PM Boris Johnson urges MPs not to back anti-No Deal Brexit bill

Boris Johnson has pleaded with Tory MPs not to back a bill blocking a no-deal Brexit.

Prime Minister Boris Johnson speaking outside 10 Downing Street
Prime Minister Boris Johnson speaking outside 10 Downing Street

MPs return from summer recess tomorrow and the Commons will this week debate a bill presented by Labour former minister Hilary Benn which requires the Government to either reach a deal with the EU, or gain Parliament's approval for a no-deal exit by October 19.

If the Government has not met one of these conditions by the deadline, it will be required to write to the European Union seeking an extension, until January 31, 2020.

Details of a Bill which aims to prevent the UK from leaving the EU without an agreement have been revealed.

Mr Benn said: "The purpose of the Bill is to ensure that the UK does not leave the European Union on the 31 October without an agreement, unless Parliament consents.


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"The Bill gives the Government time either to reach a new agreement with the European Union at the European Council meeting next month or to seek Parliament's specific consent to leave the EU without a deal.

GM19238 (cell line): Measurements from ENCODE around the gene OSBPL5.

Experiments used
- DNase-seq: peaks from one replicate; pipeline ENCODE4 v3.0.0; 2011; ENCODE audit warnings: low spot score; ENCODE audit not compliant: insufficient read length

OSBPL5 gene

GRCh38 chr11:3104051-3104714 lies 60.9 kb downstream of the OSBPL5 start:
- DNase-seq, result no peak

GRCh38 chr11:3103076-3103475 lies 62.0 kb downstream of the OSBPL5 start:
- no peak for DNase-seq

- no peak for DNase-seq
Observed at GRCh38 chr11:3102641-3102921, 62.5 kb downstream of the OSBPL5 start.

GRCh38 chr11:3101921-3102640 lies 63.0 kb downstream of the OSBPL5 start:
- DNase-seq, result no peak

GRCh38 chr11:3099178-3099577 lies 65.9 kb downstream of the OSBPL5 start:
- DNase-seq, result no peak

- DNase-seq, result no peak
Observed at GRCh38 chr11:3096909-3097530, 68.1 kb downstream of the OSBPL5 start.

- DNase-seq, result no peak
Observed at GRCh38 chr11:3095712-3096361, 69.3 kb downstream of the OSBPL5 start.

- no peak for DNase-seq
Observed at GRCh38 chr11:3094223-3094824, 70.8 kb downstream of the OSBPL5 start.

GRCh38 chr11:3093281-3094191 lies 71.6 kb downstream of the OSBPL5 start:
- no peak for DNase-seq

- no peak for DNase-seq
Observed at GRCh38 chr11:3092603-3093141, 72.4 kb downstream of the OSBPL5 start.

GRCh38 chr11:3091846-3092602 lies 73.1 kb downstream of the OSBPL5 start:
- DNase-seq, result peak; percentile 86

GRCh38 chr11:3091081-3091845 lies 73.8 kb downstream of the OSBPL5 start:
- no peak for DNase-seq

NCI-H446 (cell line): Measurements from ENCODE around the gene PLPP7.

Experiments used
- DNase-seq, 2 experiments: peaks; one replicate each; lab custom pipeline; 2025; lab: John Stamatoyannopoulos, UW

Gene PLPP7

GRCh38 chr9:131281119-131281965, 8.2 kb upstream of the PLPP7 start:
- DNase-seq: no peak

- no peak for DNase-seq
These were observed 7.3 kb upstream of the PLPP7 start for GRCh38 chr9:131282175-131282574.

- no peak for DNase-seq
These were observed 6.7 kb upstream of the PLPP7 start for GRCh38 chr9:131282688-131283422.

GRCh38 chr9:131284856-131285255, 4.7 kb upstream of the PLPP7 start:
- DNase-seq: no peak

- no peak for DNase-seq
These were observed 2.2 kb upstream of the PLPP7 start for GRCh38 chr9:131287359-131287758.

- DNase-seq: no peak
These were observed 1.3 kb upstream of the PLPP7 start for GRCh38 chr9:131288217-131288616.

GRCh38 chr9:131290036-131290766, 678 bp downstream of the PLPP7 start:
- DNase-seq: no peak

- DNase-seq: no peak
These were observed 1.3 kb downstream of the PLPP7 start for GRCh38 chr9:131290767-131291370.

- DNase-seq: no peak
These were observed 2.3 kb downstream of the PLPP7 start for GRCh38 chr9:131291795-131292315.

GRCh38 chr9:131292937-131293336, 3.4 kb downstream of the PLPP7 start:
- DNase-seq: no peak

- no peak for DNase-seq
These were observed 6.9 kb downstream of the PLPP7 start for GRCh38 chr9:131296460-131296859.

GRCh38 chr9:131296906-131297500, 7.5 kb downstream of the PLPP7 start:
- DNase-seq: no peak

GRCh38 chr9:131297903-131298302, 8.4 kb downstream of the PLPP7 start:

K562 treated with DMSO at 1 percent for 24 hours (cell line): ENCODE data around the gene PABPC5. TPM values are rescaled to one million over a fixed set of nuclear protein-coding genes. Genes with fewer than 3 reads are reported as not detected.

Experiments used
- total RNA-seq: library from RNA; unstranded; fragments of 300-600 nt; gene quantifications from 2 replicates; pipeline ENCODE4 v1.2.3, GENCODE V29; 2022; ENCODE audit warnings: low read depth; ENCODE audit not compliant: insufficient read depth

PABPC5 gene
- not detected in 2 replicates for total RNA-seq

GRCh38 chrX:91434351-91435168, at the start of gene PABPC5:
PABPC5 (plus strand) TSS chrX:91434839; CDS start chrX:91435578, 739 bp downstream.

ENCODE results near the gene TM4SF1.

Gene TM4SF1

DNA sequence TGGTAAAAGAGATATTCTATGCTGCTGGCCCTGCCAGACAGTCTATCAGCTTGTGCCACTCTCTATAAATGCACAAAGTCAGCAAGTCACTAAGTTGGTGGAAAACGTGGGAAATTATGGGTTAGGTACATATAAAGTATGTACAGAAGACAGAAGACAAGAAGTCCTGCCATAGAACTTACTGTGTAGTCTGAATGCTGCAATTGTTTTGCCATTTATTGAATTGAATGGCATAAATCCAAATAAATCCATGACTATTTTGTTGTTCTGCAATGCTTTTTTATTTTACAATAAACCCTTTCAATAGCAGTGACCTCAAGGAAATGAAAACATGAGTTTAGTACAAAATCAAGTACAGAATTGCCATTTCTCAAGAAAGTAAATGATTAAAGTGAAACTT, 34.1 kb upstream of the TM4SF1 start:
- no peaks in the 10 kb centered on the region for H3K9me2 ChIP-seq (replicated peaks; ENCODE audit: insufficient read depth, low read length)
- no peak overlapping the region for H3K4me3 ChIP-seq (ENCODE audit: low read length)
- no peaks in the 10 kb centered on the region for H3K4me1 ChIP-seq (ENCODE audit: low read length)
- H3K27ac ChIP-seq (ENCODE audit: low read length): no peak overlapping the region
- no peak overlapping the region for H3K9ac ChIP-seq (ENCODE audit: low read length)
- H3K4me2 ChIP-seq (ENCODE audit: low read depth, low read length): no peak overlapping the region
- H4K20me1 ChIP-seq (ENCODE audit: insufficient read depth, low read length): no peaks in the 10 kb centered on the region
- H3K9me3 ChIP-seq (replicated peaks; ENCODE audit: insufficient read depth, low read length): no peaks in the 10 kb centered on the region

In a statement in Downing Street following an unscheduled Cabinet meeting today, Mr Johnson urged his MPs not to join Labour leader Jeremy Corbyn in backing a ‘pointless’ delay.

He urged Tory MPs not to support the bill amid speculation he could call an election if he loses the Commons showdown, saying: "I don't want an election, you don't want an election."

But he said he would not seek an extension to the Brexit deadline.


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Mr Johnson had to contend with the noise of protesters at the gates of Downing Street as he delivered his statement.

He said MPs voting against the Government would "chop the legs" out from under the UK's negotiating position: "I say, to show our friends in Brussels that we are united in our purpose, MPs should vote with the Government against Corbyn's pointless delay.

"I want everybody to know there are no circumstances in which I will ask Brussels to delay. We are leaving on October 31, no ifs or buts."

The Prime Minister claimed the chances of a Brexit deal are rising and he was "encouraged by the progress we are making" with Brussels.